1920 Cerutty Collins Fifty Pounds, first issue with prefix/serial number Y110704


Cerrutty-Collins-50-Pounds-1-December-2020
Cerrutty-Collins-50-Pounds-2-December-2020
1920 Cerutty Collins Fifty Pounds, first issue with prefix/serial number Y110704
NOTE
1920 Cerutty Collins Fifty Pounds, first issue with prefix/serial number Y110704
QUALITY
Good Very Fine, crisp body and strong colours
PROVENANCE
Photographed in Mick Vort Ronald’s, "Australian Banknote Pedigrees", Second Edition, page 396
PRICE
$59,000
COMMENTS
The very first issue of the Cerutty Collins Fifty Pounds occurred in 1920 - a century ago - the notes featuring a 'Y' prefix with serial numbers in the range 083846 to 176000. Which means that this fifty quid, with serial number Y110704, came from the first issue of the Cerutty Collins Fifty Pounds. FIRST ISSUE. Two words that are music to a banknote collector’s ears. Now add another two words that are particularly special to collectors. EXTREMELY RARE for only three other examples out of the first issue of the Cerutty Collins Fifty Pounds exist. A validation of the respect held for this note, it is photographed in Mick Vort Ronald’s reference book, Australian Banknote Pedigrees, Second Edition, page 396.
STATUS
Sold December 2020
Cerrutty-Collins-50-Pounds-2-December-2020
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The Cerutty Collins £50 is a highly valued commodity, acclaimed by today’s collectors.

But it is noted that the Cerutty Collins £50 was a highly valued piece of currency way back in 1920 when it was first issued for it represented three months wages for male workers. And six months wages for their female counterparts.

Furthermore, it was issued in an era of economic turmoil. Australia was experiencing high inflation in 1920 when this note was issued, the economy moving quickly into a severe recession some three years later.

Then in October 1929, the American stock market crashed, acting as a catalyst that sent countries around the world into depression, including Australia that endured a 32 per cent unemployment rate in 1932.

And yet somehow this £50 note survived the turmoil and was kept aside as a collectable.

Simply remarkable when you consider the value that it held in 1920. And the economic and financial upheavals that is has endured.

Mick Vort Ronald, Australia’s foremost banknote author, and famed collector, reveals in a recent article in the Coin and Banknote Magazine, that he only ever had one example of the Fifty Pounds denomination in what was a lifetime of collecting.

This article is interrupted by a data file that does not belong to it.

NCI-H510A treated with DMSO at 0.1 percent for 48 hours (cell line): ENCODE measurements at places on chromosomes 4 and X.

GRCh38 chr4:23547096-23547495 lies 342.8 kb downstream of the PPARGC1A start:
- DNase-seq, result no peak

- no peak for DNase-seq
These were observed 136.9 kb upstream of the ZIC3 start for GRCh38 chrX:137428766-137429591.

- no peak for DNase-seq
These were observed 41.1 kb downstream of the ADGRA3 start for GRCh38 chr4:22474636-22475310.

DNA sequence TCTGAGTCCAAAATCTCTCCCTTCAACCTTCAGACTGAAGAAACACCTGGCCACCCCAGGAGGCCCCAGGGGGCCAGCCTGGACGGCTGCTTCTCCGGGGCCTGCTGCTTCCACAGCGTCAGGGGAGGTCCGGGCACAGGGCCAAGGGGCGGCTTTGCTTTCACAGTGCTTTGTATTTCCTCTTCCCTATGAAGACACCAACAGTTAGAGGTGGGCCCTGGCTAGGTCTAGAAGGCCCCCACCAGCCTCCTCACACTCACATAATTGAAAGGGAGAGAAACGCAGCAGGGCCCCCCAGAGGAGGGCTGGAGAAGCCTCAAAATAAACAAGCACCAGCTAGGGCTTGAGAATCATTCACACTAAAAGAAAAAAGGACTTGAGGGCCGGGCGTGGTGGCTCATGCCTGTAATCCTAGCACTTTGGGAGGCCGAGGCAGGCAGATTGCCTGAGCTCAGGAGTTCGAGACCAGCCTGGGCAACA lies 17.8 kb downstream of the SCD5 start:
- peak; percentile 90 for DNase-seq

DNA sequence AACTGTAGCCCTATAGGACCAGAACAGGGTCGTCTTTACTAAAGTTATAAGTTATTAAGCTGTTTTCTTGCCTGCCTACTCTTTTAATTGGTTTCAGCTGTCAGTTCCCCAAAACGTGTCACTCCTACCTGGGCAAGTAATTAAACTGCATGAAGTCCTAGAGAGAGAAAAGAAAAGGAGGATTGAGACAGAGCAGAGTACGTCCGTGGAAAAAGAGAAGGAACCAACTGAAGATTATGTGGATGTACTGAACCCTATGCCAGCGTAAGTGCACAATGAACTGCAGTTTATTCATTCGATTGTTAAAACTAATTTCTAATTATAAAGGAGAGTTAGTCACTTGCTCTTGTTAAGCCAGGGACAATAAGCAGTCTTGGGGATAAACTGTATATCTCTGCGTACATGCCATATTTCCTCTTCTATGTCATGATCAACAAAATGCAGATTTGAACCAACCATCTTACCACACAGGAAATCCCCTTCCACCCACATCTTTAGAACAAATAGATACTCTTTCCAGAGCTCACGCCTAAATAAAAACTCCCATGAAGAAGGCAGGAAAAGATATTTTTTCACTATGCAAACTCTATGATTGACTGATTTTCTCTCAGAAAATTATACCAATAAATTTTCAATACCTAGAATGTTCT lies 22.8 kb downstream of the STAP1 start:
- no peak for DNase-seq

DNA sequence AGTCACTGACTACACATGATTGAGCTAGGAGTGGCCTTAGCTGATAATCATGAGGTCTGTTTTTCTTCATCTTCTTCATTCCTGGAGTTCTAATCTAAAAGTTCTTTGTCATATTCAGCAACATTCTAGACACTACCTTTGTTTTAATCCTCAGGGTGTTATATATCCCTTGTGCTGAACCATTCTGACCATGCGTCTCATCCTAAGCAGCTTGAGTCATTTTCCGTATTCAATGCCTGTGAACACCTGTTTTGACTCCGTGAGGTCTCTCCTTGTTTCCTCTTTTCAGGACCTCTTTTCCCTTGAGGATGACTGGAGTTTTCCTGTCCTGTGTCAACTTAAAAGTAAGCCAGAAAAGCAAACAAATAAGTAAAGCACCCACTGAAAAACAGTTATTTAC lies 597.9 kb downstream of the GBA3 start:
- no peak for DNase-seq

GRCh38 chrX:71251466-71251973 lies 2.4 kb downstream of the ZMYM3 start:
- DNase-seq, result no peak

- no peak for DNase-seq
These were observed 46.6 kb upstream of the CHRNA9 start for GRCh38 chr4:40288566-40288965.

The design of the £50 reflected Andrew Fisher’s vision as originally laid out in 1913 of having a uniquely Australian design featuring the new Commonwealth Coat of Arms and a scene of Australia on the back. (Andrew Fisher was Prime Minister of Australia in 1913.)

The £50 was printed in blue in a style of printing referred to as intaglio and featured the new Australian Coat of Arms at centre top, with the words THE COMMONWEALTH OF AUSTRALIA and the words AUSTRALIAN NOTE below.

The centre of the £50 has the paragraph, “The Treasurer of the Commonwealth of Australia Promises to pay the Bearer FIFTY POUNDS in gold coin on Demand at the Commonwealth Treasury at the Seat of Government.”

There is no mistaking that this is a £50 note. The value 50 POUNDS is the main feature of almost the entire background of the front of the note with the number '50' appearing liberally in the borders.

The back features a flock of merino sheep at Bungaree South Australia. Also printed in blue intaglio, the borders of the note are ornate and feature the number ‘50’.

James Richard Collins C.M.G.
Born on 14th March 1869, at Ballarat, Victoria, Collins entered the Victorian Public Service on 16th June 1886 as Treasury Clerk. Rising through the ranks he was eventually appointed Secretary to the Treasury and signed the note in that capacity.

Charles John Cerutty C.M.G.
Born on 25th November 1870, at Sale, Victoria, Cerutty entered the Victorian Public Service in 1888 as Treasury Clerk.  Rising through the ranks, he was eventually appointed Assistant Secretary to the Treasury and signed the note in that capacity.

(C.M.G. Commander of the order of St Michael & St George)

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